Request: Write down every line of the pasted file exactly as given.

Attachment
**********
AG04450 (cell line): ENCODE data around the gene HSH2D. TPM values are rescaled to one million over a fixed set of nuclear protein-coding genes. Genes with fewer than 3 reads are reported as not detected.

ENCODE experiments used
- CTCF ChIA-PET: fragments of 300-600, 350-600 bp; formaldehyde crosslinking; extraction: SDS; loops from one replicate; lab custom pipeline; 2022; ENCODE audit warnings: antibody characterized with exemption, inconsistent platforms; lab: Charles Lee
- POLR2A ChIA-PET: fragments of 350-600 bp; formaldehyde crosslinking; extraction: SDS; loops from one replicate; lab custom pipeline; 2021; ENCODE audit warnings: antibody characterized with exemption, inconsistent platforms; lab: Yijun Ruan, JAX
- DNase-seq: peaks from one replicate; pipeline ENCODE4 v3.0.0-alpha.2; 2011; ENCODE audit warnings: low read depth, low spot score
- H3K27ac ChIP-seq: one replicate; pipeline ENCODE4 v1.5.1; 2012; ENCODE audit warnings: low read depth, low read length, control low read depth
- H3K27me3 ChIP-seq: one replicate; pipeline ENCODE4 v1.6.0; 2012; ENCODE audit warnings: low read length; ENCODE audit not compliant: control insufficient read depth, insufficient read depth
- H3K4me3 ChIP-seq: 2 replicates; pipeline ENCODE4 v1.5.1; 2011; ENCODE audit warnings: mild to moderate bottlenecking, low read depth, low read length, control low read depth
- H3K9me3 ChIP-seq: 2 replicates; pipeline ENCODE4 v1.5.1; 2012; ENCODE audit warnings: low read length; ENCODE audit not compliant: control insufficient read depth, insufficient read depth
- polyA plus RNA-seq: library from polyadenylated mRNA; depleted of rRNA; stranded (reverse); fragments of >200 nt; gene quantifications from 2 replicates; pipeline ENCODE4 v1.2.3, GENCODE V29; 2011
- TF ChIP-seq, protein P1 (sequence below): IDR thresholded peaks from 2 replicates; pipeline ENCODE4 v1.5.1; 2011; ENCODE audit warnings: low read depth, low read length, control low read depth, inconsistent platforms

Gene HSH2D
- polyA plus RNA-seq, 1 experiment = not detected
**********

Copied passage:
AG04450 (cell line): ENCODE data around the gene HSH2D. TPM values are rescaled to one million over a fixed set of nuclear protein-coding genes. Genes with fewer than 3 reads are reported as not detected.

ENCODE experiments used
- CTCF ChIA-PET: fragments of 300-600, 350-600 bp; formaldehyde crosslinking; extraction: SDS; loops from one replicate; lab custom pipeline; 2022; ENCODE audit warnings: antibody characterized with exemption, inconsistent platforms; lab: Charles Lee
- POLR2A ChIA-PET: fragments of 350-600 bp; formaldehyde crosslinking; extraction: SDS; loops from one replicate; lab custom pipeline; 2021; ENCODE audit warnings: antibody characterized with exemption, inconsistent platforms; lab: Yijun Ruan, JAX
- DNase-seq: peaks from one replicate; pipeline ENCODE4 v3.0.0-alpha.2; 2011; ENCODE audit warnings: low read depth, low spot score
- H3K27ac ChIP-seq: one replicate; pipeline ENCODE4 v1.5.1; 2012; ENCODE audit warnings: low read depth, low read length, control low read depth
- H3K27me3 ChIP-seq: one replicate; pipeline ENCODE4 v1.6.0; 2012; ENCODE audit warnings: low read length; ENCODE audit not compliant: control insufficient read depth, insufficient read depth
- H3K4me3 ChIP-seq: 2 replicates; pipeline ENCODE4 v1.5.1; 2011; ENCODE audit warnings: mild to moderate bottlenecking, low read depth, low read length, control low read depth
- H3K9me3 ChIP-seq: 2 replicates; pipeline ENCODE4 v1.5.1; 2012; ENCODE audit warnings: low read length; ENCODE audit not compliant: control insufficient read depth, insufficient read depth
- polyA plus RNA-seq: library from polyadenylated mRNA; depleted of rRNA; stranded (reverse); fragments of >200 nt; gene quantifications from 2 replicates; pipeline ENCODE4 v1.2.3, GENCODE V29; 2011
- TF ChIP-seq, protein P1 (sequence below): IDR thresholded peaks from 2 replicates; pipeline ENCODE4 v1.5.1; 2011; ENCODE audit warnings: low read depth, low read length, control low read depth, inconsistent platforms

Gene HSH2D
- polyA plus RNA-seq, 1 experiment = not detected